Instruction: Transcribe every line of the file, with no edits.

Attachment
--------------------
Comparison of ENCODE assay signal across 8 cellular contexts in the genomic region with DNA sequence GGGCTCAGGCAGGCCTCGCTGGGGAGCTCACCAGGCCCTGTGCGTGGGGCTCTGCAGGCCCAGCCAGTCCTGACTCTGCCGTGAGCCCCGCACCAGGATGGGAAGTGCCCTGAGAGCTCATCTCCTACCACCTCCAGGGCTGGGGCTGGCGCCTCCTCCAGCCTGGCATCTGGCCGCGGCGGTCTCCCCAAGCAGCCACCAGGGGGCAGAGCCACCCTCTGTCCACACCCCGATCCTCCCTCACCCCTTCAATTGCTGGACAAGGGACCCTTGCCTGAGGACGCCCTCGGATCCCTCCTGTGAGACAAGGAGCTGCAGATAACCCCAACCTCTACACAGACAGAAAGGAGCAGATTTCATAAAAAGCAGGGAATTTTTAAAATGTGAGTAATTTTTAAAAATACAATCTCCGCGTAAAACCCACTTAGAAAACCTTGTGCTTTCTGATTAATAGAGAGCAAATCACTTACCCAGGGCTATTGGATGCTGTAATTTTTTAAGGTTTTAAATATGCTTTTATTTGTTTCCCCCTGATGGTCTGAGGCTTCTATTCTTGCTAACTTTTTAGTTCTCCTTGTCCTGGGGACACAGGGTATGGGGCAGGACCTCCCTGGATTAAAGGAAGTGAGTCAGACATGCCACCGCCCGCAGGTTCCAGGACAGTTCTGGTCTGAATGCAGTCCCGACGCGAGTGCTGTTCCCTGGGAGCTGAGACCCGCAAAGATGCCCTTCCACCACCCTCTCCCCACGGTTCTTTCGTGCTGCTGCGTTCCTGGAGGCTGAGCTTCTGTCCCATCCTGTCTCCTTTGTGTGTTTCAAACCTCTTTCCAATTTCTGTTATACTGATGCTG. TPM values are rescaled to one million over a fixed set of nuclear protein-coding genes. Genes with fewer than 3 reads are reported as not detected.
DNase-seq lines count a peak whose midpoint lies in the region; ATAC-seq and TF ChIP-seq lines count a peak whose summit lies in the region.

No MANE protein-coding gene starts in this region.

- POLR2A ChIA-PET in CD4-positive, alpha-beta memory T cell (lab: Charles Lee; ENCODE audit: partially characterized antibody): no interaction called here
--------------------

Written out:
Comparison of ENCODE assay signal across 8 cellular contexts in the genomic region with DNA sequence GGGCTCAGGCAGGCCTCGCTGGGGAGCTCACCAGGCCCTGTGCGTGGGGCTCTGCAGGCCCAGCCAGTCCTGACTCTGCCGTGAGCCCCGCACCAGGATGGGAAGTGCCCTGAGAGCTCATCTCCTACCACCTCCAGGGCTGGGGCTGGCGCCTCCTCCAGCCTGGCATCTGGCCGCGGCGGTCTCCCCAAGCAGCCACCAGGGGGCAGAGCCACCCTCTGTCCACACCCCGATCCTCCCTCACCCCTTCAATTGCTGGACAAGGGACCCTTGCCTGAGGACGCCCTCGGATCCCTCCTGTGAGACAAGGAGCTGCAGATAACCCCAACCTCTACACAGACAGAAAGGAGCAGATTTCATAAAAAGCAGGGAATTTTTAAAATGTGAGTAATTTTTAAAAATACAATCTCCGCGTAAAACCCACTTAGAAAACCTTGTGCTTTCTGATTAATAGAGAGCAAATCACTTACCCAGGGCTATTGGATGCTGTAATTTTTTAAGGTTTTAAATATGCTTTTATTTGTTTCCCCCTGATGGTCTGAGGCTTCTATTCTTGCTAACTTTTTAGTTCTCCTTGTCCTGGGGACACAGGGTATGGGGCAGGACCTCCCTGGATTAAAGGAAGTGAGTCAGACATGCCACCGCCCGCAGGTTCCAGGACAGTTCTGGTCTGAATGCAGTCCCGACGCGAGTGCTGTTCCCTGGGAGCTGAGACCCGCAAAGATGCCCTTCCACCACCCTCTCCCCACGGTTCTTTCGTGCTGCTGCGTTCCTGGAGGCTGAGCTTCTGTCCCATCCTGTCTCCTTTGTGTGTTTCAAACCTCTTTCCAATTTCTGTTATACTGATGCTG. TPM values are rescaled to one million over a fixed set of nuclear protein-coding genes. Genes with fewer than 3 reads are reported as not detected.
DNase-seq lines count a peak whose midpoint lies in the region; ATAC-seq and TF ChIP-seq lines count a peak whose summit lies in the region.

No MANE protein-coding gene starts in this region.

- POLR2A ChIA-PET in CD4-positive, alpha-beta memory T cell (lab: Charles Lee; ENCODE audit: partially characterized antibody): no interaction called here